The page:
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From Urumqi we flew into Dushanbe, the capital of Tajikistan, to join our tour group. The flight was quite spectacular. We skimmed huge snow-capped mountains, among the tallest in the world before landing in the basin-like valley in which the present day capital rests. From the air the valley seems a natural place for a settlement and indeed there is evidence of village life dating back to the fifth century BCE. The name Dushanbe means Monday as this was the sight of the local Monday markets.  Yet surrounded by mountains it was far from the busy trade routes to the north or those over the Himalayas to the south. So Dushanbe didn't grow into a city until the 20th century. As a result it seems modern, much of the suburbs being reminiscent of 1950’s Sydney, complemented more recently by modern offices and recently built tall apartment blocks in the centre.


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Dushanbe - street scenes - there are more images in the Tajikistan Album - Click Here...


Until September 1991 Tajikistan was part of the Soviet Union. Following the collapse of the USSR it gained its independence and presidential elections were held. The result, that simply reinstalled the ‘old guard’, was disputed by ‘democratic reformers’, no doubt with a little from their 'friends' outside, and lawlessness broke out. This descended into civil war as Islamists saw an opportunity to introduce sharia law. Ethnic tensions boiled over with many people fleeing the country. Islamist forces gained support from the Taliban across the border in Afghanistan and thus from elements in Pakistan that are funded from Saudi Arabia. Uzbekistan to the north closed its borders against the unrest. Minority groups in Dushanbe were forced to flee to the mountains and as many as 100,000 were murdered in ‘ethnic cleansing’ or killed in the fighting.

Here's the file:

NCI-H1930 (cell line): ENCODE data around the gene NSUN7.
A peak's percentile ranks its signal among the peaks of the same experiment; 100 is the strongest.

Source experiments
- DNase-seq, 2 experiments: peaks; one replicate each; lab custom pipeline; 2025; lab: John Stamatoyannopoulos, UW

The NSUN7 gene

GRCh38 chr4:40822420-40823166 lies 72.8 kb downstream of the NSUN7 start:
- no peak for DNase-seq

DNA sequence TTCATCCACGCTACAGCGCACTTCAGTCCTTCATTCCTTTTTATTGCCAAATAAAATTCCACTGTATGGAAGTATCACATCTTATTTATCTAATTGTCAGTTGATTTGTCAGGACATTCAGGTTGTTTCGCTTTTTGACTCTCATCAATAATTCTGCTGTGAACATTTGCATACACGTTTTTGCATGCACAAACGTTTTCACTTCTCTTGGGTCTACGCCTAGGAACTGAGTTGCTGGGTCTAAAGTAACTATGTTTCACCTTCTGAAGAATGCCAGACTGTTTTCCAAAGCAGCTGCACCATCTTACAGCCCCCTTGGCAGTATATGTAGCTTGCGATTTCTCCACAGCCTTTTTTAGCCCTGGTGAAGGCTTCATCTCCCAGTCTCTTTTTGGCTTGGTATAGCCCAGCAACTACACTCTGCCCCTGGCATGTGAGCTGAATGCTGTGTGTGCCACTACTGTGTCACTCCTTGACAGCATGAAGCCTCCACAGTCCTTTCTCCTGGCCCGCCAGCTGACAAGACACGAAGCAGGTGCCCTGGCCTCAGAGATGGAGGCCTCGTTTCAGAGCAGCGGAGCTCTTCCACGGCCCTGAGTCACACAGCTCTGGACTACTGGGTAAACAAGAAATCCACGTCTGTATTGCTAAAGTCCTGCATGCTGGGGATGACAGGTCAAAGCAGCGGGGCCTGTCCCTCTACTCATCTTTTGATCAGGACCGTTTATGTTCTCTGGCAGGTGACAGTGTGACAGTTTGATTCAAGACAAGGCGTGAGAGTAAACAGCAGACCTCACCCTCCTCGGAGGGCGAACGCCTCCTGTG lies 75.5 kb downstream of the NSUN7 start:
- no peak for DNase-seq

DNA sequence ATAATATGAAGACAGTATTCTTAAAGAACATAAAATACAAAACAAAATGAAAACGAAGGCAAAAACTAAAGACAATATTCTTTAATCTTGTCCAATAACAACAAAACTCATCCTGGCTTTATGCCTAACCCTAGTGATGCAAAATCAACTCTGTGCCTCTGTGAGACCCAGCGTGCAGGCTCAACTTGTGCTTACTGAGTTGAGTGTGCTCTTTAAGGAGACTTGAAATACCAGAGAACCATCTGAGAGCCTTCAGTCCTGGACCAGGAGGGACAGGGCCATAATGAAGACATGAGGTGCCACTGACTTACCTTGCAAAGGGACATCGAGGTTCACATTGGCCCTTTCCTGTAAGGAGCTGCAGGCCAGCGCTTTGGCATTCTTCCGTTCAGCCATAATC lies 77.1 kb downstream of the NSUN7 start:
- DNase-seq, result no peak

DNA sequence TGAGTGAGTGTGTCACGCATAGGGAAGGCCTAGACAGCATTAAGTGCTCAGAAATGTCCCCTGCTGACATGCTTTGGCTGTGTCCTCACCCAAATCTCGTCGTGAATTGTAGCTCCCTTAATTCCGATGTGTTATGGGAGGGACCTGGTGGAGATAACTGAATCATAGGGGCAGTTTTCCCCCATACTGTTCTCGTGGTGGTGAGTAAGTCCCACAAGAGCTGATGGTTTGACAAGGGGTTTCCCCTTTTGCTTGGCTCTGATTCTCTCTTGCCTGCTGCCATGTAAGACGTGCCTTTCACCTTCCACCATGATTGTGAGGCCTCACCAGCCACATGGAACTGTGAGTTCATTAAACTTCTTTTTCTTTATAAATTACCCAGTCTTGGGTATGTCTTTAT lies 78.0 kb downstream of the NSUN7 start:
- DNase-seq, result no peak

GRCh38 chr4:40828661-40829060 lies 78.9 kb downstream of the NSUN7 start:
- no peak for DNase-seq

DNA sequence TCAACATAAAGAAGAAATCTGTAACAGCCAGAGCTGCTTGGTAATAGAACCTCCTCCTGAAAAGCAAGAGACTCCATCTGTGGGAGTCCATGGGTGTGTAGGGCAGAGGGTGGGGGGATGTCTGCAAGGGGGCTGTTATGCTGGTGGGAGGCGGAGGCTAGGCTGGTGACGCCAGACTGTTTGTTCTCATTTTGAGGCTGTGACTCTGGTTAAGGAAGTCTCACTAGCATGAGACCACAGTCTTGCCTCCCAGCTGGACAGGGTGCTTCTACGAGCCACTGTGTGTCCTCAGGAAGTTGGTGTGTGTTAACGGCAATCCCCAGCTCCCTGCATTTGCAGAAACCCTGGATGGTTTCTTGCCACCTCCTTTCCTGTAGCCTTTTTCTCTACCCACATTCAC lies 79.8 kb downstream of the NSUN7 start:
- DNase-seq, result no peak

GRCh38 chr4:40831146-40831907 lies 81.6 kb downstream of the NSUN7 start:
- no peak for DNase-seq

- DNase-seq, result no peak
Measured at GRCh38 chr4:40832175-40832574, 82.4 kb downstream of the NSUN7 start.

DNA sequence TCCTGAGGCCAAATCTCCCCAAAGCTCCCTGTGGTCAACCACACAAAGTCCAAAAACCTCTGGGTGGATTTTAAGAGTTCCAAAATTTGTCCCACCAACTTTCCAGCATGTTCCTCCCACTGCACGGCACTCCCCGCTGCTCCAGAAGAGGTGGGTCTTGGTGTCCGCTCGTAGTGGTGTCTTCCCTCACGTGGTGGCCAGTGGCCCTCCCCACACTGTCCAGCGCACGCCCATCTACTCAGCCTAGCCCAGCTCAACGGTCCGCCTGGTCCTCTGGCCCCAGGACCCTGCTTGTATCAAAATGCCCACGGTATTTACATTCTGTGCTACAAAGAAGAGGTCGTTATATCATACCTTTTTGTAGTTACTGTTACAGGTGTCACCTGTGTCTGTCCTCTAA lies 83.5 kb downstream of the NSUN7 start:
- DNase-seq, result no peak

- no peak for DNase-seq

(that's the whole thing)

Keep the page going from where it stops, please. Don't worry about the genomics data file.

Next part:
Eventually, in 1997, Tajikistan’s third president Emomali Rahmon; Islamist leader Sayid Abdulloh Nuri; and a Special Representative of the United Nations Secretary-General, Gerd Merrem, signed a 'General Agreement on the Establishment of Peace and National Accord in Tajikistan', in Moscow, ending the war.

Since then Emomali Rahmon has consolidated his personal power: rebuilding much of Dushanbe that'd been destroyed during five years of civil war; and undertaking large infrastructure projects like additional hydro-electricity, as Dushanbe is presently short of power and blackouts are common.

While he is credited with restoring the economy and law and order, Uzbekistan, nominally a democracy, is effectively a one party state controlled by President Rahmon as party leader.  He's already installed two of his children into senior government positions, possibly heralding a dynasty, and rumours of nepotism and corruption abound.

Like 90% of the population President Rahmon is a Muslim but he has strenuously opposed Islamist extremism saying that Islam is a religion of peace and love and holding that traditional Tajik culture does not support Arabic styles of dress for women or beards for men. There are now laws prohibiting these as well as the unauthorised importation of Islamic books or the Islamic education of youths overseas. While officially embracing the Sunni faith, imported Islam is suppressed in many other ways, for example the use of Arab sounding names has been made illegal.